Raleigh Major Pool Play to have lowest % of Americans in Halo Major history

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The upcoming Raleigh Kick-Off Major taking place from Friday to Sunday will include 30 American players out of the 64 competing in the pool play portion of the tournament. This 46.9% is the lowest number we’ve seen at any Halo Major to date as more international teams were invited to the traditionally NA-dominant esport.

These 30 players alongside two Canadians -- Royal2 and Druk -- make up the eight North American rosters. Adding to this, 12 Mexican players make up the three Mexican rosters and Oceania’s lone representatives include three Australians and a Filipino. Finally hailing from Europe comes seven Frenchmen, seven Brits, a German, and a Spaniard.

This split up is historically unusual with Halo’s biggest tournaments over the last decade having the following number of Americans:

  • Halo World Championship 2018 -- 34/64 players, 53.1%
  • Halo World Championship 2017 -- 28/48 players, 58.3%
  • Halo World Championship 2016 -- 31/64 players, 48.4%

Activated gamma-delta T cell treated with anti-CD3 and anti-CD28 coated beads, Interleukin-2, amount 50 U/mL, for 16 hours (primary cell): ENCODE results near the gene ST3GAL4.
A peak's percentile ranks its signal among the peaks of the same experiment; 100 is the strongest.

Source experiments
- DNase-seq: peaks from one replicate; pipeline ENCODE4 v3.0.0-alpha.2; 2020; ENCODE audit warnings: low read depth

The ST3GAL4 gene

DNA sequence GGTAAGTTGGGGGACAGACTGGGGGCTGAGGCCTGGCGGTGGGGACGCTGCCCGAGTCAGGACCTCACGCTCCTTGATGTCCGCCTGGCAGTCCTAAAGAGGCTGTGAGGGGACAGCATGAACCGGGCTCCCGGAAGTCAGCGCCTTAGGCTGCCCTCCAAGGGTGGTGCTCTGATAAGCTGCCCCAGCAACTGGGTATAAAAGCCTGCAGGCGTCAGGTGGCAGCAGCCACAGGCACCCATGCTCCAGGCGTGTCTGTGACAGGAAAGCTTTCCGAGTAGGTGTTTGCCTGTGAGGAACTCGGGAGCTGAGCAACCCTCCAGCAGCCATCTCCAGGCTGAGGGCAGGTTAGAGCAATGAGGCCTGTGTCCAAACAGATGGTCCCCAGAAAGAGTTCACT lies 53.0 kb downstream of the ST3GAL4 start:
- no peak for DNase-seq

• Halo Championship Series Season 1 -- 31/36, 86.1%
  • MLG Winter Championship 2012 -- 31/32, 96.9%

As well as this, even Majors that took place outside of North America such as 2018’s London Major still saw the event filled with American players with 30/48 at that event compared to 12 Europeans, and five Mexicans.

This comes as part of a very deliberate attempt by Microsoft to make Halo a global esports as half of all pool play spots at the Major are given to international rosters compared to a third at the HCS 2018 Finals.

All pool play teams and the top two open bracket teams from each region also had their travel covered which eliminated a major barrier to compete for non-NA rosters as last-minute cross-continental flights can cost thousands of dollars per player without Microsoft’s assistance.

Only time will tell whether Halo Infinite does catch on outside of the USA, however, either way, facilitating these global players does nothing but help the quality of all four scenes grow as the players take what they’ve learned back to their local servers.

As for whether these international teams can stack up to the Americans now, we’ll have to wait until this weekend to see.